U.S. House Clears Way to Pass New $700 Billion Plan (Update1)

Oct. 3 (Bloomberg) — The U.S. House of Representatives cleared the way to complete action on a Senate-passed $700 billion financial-market rescue package that was refashioned to entice enough votes for passage.

By a vote of 223-205, the House prevented members from offering amendments that could snarl the proceedings. The tally signaled the plan has enough support to clear Congress and be sent to President George W. Bush to be signed into law.

At least 12 House members said they will drop their opposition to the plan and support it. The measure failed by a dozen votes earlier this week. The House roll call was scheduled for early this afternoon.

“Today we have a second chance,” said Representative David Dreier, a California Republican. “The federal government must now do its part to undo the damage.”

The Bush administration issued a statement today saying it “strongly supports and urges swift House passage” of the bill.

The legislation lets the government buy troubled assets from financial institutions rocked by record home foreclosures. It contains provisions favored by House Republicans, including $149 billion in tax breaks, a higher limit on federal bank-deposit insurance and changes in securities law.

It also restates securities regulators’ authority to suspend asset-valuing rules that corporate executives blame for fueling the crisis. The Senate approved the bill Wednesday 74-25.

Sweetening the Pot

The add-ons may help sway lawmakers such as Jim Gerlach, as did phone calls from his suburban Philadelphia constituents. Many of his supporters shifted to backing the bailout following the record 778-point drop in the Dow Jones Industrial Average after the House’s 228-205 defeat of the bill.

The Dow rose 206.37 points, or 2 percent, to 10,689.22 at 10:53 a.m. in New York.

Among those abandoning their opposition were Democrats Shelley Berkley of Nevada and Gabrielle Giffords of Arizona and Republicans Ileana Ros-Lehtinen of Florida, John Shadegg of Arizona and Jim Ramstad of Minnesota. At least three other Republicans, Gerlach and Tim Murphy of Pennsylvania and Patrick Tiberi of Ohio, and Democrat Bill Pascrell of New Jersey, may vote yes on the measure.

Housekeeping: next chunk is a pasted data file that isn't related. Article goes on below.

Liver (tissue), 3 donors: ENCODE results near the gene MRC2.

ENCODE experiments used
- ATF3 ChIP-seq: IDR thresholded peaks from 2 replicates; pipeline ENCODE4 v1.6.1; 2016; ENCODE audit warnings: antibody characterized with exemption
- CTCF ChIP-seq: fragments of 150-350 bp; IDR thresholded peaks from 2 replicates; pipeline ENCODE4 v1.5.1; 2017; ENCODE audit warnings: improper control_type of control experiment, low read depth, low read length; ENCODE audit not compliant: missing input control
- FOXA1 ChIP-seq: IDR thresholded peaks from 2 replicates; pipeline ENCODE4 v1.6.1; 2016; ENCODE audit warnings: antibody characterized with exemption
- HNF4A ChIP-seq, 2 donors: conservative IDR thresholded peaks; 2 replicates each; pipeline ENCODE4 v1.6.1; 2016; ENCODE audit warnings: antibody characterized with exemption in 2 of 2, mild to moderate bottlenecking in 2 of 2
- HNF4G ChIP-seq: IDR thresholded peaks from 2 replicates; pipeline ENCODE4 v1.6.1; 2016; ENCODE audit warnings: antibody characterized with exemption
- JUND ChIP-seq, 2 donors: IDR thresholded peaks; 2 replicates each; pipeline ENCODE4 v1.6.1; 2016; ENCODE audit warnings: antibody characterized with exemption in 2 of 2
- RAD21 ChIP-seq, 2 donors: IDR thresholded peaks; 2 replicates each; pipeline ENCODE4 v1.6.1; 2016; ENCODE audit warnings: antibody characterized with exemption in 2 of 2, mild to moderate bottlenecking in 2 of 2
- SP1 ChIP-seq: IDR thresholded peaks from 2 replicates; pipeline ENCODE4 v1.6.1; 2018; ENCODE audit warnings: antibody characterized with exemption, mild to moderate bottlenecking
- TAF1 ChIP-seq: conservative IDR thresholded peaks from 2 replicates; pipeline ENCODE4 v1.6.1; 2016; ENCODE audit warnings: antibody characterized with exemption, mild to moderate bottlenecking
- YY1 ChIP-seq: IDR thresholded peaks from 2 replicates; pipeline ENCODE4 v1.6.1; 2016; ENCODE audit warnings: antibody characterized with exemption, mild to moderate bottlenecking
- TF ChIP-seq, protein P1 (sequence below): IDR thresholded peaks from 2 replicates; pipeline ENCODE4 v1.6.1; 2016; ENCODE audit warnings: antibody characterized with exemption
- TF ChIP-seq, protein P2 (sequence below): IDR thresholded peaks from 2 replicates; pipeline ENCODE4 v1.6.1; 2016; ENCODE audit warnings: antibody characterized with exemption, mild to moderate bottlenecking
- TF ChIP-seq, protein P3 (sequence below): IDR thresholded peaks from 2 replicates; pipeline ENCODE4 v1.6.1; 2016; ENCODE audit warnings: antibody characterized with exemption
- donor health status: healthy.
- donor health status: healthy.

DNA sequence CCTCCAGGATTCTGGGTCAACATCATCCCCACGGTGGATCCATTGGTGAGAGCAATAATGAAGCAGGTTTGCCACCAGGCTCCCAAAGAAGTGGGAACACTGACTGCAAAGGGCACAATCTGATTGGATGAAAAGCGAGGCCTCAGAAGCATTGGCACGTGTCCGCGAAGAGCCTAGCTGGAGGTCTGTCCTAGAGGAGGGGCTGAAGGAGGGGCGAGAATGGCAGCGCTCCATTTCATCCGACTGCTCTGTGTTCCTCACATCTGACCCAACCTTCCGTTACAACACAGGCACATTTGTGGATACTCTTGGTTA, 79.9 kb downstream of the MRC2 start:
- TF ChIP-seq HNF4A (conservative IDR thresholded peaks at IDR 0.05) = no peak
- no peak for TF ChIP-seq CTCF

Signaling Confidence

House Majority Leader Steny Hoyer and the Republican leadership signaled their confidence in advance that the measure would pass.

“There is a broad feeling that the economy is at risk and that average Americans will be badly hurt if the economy continues to go downhill, and that action is necessary,” Hoyer said.

Minority Leader John Boehner had said the plan wouldn’t come up for a vote until leaders were assured of passage and today predicted approval. Republicans cited the economy as the main reason they were switching.

Shadegg said on Bloomberg Television that he would support the measure, citing a “breakdown” in credit markets that makes it difficult for small businesses to pay employees. Ros-Lehtinen said in a statement she would back the bailout because it boosts Federal Deposit Insurance Corp. limits and adds tax breaks for families.

Company Support

Companies are also pushing Congress to pass the measure, saying the curtailment of credit may result in job cuts.

Automakers said tougher loan standards partly accounted for a 27 percent plunge in U.S. auto sales last month.

The market for commercial paper, short-term borrowing by businesses, suffered the biggest one-week drop on record, the Federal Reserve said yesterday. The amount of commercial paper outstanding fell by $94.9 billion, or 5.6 percent, during the week ended Oct. 1.

Yet the addition of the tax cuts and special breaks for companies such as an Oregon-based maker of wooden arrows and Virgin Islands rum-makers may turn off some deficit-wary Democrats.

Representative Mike Ross, an Arkansas Democrat who supported the original bailout bill, said he didn’t know how the so-called Blue Dog coalition of fiscally conservative Democrats would vote on the version with the Senate’s add-ons.

“I don’t even know what I’ll do,” Ross said.

The extra spending on federal projects is also repelling some Republicans.

Still Opposed

Representative Spencer Bachus, an Alabama Republican who supported the earlier bailout plan, called the Senate version “a travesty,” saying in an interview that he is “strongly considering” voting against it.

As the House prepared to approve the rescue plan, the rate banks charge each other to borrow dollars overnight dropped to 1.996 percent after soaring to 6.875 percent on Sept. 30, the day after the House vote rejecting the earlier bailout proposal.

The London interbank offered rate for three-month loans in dollars, however, rose to 4.33 percent, the highest since January. The Libor rate for three-month euro loans rose to a record 5.33 percent.

The Labor Department reported today that the U.S. lost 159,000 jobs in September, the biggest monthly drop since March 2003. For the second straight month, the unemployment rate was 6.1 percent — the highest level since September 2003.

Yesterday, the department said 497,000 people filed first- time applications for jobless benefits during the week ended Sept. 27, the highest level in seven years.

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